Tumorigenic role of IL-9 in solid tumors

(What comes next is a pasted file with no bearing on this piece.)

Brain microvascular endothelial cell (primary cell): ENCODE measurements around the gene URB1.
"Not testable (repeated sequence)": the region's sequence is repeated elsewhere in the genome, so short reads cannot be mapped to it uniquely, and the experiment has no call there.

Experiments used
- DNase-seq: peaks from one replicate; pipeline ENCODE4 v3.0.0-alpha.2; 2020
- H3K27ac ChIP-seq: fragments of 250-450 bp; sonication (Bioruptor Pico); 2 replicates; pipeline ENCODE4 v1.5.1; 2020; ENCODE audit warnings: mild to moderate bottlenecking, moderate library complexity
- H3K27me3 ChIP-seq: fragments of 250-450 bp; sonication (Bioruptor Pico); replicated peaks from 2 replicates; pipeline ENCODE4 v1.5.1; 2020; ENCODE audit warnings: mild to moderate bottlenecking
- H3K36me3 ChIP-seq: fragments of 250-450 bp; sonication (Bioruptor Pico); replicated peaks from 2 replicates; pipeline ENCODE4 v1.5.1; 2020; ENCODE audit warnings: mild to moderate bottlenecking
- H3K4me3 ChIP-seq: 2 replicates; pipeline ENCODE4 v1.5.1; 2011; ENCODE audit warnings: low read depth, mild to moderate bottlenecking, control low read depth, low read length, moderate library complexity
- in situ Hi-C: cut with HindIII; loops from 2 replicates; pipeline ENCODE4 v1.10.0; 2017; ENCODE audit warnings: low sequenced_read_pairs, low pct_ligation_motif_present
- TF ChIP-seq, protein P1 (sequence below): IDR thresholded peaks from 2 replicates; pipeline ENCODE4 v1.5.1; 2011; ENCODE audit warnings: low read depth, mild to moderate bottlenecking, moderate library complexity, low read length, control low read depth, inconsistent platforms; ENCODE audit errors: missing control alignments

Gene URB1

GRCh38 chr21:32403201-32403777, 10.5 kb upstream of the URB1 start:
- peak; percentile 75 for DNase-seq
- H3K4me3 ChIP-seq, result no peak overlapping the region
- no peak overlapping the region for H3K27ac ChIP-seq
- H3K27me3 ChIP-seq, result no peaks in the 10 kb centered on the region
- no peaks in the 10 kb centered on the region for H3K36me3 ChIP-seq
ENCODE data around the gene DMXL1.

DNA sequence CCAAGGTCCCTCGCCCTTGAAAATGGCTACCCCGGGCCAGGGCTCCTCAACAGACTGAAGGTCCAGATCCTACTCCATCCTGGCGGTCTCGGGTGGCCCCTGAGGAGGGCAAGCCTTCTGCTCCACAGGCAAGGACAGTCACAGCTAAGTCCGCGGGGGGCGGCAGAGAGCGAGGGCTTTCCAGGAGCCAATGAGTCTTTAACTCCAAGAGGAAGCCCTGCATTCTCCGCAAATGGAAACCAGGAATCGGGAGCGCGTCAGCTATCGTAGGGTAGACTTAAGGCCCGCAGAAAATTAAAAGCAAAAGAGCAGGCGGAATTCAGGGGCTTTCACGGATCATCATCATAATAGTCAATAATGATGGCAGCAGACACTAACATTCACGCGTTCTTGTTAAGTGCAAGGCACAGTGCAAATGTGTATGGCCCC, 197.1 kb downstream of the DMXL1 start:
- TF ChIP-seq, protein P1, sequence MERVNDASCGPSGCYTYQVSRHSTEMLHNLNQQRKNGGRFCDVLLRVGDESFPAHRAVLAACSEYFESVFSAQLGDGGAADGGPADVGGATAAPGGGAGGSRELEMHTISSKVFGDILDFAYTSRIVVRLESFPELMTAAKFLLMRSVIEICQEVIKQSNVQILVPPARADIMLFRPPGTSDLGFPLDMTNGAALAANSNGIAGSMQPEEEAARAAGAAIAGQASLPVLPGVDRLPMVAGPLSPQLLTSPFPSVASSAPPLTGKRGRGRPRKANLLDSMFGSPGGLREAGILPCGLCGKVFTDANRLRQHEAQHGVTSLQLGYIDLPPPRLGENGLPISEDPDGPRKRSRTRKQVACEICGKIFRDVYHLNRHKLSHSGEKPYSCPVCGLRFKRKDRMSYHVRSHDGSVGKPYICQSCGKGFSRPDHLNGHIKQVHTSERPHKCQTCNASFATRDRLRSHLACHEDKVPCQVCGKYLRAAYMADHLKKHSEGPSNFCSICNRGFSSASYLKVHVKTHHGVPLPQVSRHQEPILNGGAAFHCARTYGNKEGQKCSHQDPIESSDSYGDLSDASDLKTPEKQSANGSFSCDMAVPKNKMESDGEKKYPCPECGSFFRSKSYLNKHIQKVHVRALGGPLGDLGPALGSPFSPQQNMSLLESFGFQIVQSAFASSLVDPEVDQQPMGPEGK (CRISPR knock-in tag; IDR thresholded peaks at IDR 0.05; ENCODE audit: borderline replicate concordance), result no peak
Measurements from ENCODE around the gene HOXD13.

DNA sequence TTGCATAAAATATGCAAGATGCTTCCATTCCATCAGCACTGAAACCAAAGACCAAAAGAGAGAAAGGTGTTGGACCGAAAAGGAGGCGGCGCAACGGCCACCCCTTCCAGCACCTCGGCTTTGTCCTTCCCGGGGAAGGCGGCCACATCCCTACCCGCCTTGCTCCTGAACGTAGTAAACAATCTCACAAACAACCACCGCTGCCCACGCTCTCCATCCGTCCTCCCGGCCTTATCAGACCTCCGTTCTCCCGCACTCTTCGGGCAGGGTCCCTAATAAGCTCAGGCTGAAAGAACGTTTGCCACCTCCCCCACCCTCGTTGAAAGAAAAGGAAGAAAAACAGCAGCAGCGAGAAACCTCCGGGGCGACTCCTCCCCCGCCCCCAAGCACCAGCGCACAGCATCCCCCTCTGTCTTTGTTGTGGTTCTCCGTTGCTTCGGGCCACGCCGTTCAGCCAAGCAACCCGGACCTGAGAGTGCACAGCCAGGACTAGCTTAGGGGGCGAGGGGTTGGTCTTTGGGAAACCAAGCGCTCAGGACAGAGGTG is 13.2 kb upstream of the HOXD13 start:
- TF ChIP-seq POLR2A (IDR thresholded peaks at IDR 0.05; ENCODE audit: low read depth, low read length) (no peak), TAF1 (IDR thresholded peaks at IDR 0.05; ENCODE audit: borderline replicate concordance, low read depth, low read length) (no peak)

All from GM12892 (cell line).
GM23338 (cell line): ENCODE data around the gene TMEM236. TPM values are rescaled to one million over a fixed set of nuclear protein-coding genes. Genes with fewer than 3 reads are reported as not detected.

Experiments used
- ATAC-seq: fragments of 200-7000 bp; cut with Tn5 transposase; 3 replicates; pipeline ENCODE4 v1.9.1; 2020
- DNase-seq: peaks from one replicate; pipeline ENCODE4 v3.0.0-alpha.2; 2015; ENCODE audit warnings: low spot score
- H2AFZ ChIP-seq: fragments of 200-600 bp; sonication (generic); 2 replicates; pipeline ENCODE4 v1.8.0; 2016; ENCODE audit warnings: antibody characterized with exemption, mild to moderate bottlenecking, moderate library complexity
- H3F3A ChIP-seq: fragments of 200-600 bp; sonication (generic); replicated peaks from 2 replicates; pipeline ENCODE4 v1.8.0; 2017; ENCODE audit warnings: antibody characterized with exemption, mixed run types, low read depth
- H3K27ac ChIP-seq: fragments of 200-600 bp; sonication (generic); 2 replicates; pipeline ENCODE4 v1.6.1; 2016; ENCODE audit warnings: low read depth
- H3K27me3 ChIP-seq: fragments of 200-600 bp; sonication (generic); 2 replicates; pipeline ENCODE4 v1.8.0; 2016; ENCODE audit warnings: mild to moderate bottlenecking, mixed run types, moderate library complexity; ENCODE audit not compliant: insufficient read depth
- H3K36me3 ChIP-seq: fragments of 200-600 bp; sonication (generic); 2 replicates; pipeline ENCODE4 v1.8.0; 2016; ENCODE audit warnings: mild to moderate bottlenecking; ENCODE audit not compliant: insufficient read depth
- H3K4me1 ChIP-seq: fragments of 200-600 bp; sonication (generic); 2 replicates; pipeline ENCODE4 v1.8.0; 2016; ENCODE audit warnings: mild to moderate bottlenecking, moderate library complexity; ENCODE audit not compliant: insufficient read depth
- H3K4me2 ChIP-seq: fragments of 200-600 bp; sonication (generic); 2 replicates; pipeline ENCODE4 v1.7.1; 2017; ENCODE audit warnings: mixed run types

IL-9 not only exerts a tumorigenic role in the hematological tumors and in some solid tumors but also has tumor-promoting ability. It has been reported that IL-9 can promote the proliferation and migration of pancreatic cancer cells through the miR-200a/β-catenin axis. β-catenin is the target gene of miR-200a in the pancreatic cancer cells, and overexpression of miR-200a in pancreatic cancer cells can decrease the expression of β-catenin. IL-9 can reverse this phenomenon, which can reduce the expression of miR-200a on pancreatic cancer cells, thus promoting the development of pancreatic cancer [68]. Another study showed that the expression of IL-9 in colitis-associated cancer (CAC) tissue was significantly higher than that in adjacent tissues. Lentiviral vector-mediated IL-9 overexpression in the colon cancer cells lines RKO and Caco2 could promote the proliferation of colon cancer cells by upregulating the expression of c-myc and cyclin D1 [69]. In breast cancer, the level of IL-9 is increased in the serum of patients and causes tumor metastasis [70]. Dominique B et al. demonstrated that as an adaptive immune response inhibitor, IL-9 can prevent the formation of immune memory in support of tumor growth. IL-9 deficiency can make host T cells sensitive to tumors and acquire immune memory, which can effectively protect mice from the recurrence of some tumors. In their research, tumor-bearing WT and IL-9KO mice were generated, WT mice grew tumor quickly, while most IL-9KO mice had no tumorigenesis. In addition, the survival rate was higher in IL-9KO mice than in WT mice, and the tumor metastasis ability of IL-9KO mice was not as strong as that of WT mice. The results were verified by the authors in lung cancer in situ, they found that T cells were essential for tumor rejection in IL-9KO mice. In IL-9KO mice, the number of CD4+ and CD8+ T cells in the spleen and lymph nodes increased, and MDSCs decreased compared to the number in WT mice. The depletion of CD4+ and CD8+ T cells from IL-9KO mice can cause the growth of tumors. This demonstrates that IL-9 can negatively regulate T cell function and participate in tumor progression [71]. The viewpoint of Dominique Bet al. in this paper is different from common opinion of IL-9 in tumor immunity. This may be because of the complexity of the immune response, and at different stages of the disease, the same factor may have different physiological functions, which may need further research. In addition, there is evidence suggesting that IL-9 can promote the immunosuppressive function of Treg cells and protect tumor cells from the attack of immune cells [55].